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Dump Your To-Do List

May 7, 2020 | by Rabbi Philip Moskowitz

And record your daily successes on a “done list” instead.

I am finally dumping my to-do lists. Most mornings, I wake up with a litany of things I want to accomplish, and a to-do list has always been the simplest and most utilitarian way to remember what I need to do.

A friend told me that when Covid-19 started and his office was closed down, he had seen the potential for a tremendous opportunity. All of those things that he had always wanted to get to – the books he wanted to read, the shelves he wanted to clean out, the learning he wanted to accomplish – he would now finally have extra time for.

He quickly learned that life would most certainly not be slow and so much of his to-do list would remain unfulfilled. As many of us came to discover, lockdown makes so many of our day-to-day activities tedious and time consuming. Procuring groceries, something that used to take 15 minutes, has become a whole ordeal. Instead of a quick breakfast on the go and a sandwich for lunch, my friend and his wife now prepare three meals a day for an entire hungry family. And they're running a full-time homeschool and daycare center, managing countless Zooms, Google Classrooms, computer logins, and class schedules.

By the end of each day, they're completely wiped out and his to-do list remains largely unfulfilled.

His comments resonated with me, and we are far from alone. In a fantastic New York Times article titled, “Stop Trying to be Productive,” Taylor Lorenz quotes Chris Bailey, a productivity consultant, who says, “It’s tough enough to be productive in the best of times let alone when we’re in a global crisis. The idea that we have so much time available during the day now is fantastic, but these days it’s the opposite of a luxury. We’re home because we have to be home, and we have much less attention because we’re living through so much.” Lorenz goes on to quote several others who had high expectations of themselves and their potential achievements during this crisis before coming to accept, as one of them put it, “trying to be more okay with just being.”

To-do lists focus on what we haven't accomplished, instead of celebrating what we have accomplished.

I came to realize the inherent danger of to-do lists. By design, they focus on what we have not accomplished, instead of celebrating what we have accomplished. By constantly looking at our to-do lists and always focusing on what’s next, we skip right over our wins and fail to notice our progress. At the end of the day, you may very well end up feeling unproductive and overwhelmed by what you have not done, instead of proud of what you have.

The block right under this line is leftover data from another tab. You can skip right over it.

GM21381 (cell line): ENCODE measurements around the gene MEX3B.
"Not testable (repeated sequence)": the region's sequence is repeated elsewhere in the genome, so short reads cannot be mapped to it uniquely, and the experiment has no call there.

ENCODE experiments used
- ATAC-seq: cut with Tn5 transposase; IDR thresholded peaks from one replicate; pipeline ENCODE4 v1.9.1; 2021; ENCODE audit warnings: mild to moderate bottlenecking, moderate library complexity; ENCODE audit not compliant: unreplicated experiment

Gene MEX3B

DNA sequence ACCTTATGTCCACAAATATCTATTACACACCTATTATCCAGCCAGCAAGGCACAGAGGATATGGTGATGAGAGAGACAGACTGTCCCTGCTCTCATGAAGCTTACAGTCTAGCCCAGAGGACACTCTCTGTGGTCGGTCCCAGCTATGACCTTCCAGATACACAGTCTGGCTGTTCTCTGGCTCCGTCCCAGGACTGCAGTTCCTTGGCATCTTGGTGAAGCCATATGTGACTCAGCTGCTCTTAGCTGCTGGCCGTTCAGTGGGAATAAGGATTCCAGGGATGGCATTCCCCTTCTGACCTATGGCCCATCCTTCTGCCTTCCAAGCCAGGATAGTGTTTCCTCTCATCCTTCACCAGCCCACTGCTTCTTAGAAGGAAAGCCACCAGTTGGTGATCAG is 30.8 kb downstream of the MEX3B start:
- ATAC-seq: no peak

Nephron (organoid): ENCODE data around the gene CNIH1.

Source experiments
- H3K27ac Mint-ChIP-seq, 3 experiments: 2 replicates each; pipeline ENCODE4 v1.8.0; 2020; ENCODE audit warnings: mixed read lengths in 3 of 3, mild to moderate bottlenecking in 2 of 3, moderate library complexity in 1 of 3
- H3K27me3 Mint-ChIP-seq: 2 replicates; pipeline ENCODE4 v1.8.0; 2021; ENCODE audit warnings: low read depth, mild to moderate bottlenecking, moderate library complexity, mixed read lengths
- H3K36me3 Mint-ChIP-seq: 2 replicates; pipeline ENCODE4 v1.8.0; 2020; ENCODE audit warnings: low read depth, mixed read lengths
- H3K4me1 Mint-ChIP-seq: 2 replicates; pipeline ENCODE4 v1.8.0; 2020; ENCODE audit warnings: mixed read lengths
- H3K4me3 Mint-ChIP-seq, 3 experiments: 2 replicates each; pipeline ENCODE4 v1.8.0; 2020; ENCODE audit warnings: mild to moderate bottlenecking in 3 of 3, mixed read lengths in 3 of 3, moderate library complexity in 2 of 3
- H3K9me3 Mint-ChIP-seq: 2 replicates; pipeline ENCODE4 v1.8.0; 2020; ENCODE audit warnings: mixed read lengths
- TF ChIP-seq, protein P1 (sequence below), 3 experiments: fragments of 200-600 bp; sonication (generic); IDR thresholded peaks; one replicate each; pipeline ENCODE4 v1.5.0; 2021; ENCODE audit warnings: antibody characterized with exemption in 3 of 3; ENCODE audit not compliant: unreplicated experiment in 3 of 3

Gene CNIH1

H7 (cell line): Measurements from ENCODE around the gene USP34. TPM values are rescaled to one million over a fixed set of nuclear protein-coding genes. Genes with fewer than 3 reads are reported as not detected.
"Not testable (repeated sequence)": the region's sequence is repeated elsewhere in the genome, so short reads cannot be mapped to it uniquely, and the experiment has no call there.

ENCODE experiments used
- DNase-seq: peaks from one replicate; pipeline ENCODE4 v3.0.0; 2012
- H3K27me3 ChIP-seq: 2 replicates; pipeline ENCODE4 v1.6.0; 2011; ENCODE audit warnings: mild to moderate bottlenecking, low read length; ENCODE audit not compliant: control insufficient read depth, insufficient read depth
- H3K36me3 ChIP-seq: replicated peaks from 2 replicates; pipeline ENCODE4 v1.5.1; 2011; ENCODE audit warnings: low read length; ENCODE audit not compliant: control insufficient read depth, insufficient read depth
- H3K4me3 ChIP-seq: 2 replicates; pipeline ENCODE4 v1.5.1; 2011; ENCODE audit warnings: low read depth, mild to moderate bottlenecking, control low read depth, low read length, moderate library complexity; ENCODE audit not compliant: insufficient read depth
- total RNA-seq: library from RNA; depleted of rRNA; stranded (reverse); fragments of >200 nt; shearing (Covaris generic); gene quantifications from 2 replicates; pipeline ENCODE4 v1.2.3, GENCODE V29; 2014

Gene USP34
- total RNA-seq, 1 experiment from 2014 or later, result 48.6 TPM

Which is why I am temporarily ditching my “to-do” list and instead starting a daily “done” list. In The Progress Principle, psychologists Teresa Amabile and Steven J. Kramer analyzed over 12,000 journal entries written by 238 company employees. They found that on days when employees felt productive and accomplished, they also reported positive emotions like joy and pride.

Instead of negative pressure creating better performance, they found that when employees felt progress and focused on their past achievements, they were also more inspired to continue their work with greater enthusiasm, productivity, creativity, and happiness.

As psychologist Karl Weick writes, “Once a small win has been accomplished, forces are set in motion that favor another small win.” Or as our sages would say, “Mitzvah goreret mitzvah, – one good deed brings about another good deed."

The Omer teaches us to celebrate our successes and use that positive energy and momentum to encourage us even more.

Focusing on our successes also instills resiliency and places any setbacks in context. Maybe there are one or two things I didn’t get done, but look at all of the things that I did accomplish. That alone can give you the boost you need to make a renewed attempt.

We also learn this from counting the Omer; we count the days up, not down. When we’re anticipating a big event, we usually count down with great excitement. But during the Omer, we count up towards Shavuot. And in doing so, we train ourselves to appreciate how far we’ve come and how much we’ve grown spiritually, rather than on what’s next and what we’ve yet to accomplish. The Omer teaches us that rather than focus on what’s missing, we need to celebrate our successes and use that positive energy and momentum to encourage us even more.

So set aside 5 minutes at the end of every day to write down your wins for the day and appreciate what you have accomplished successfully. They don’t even have to be huge accomplishments or impressive achievements. Every win counts.


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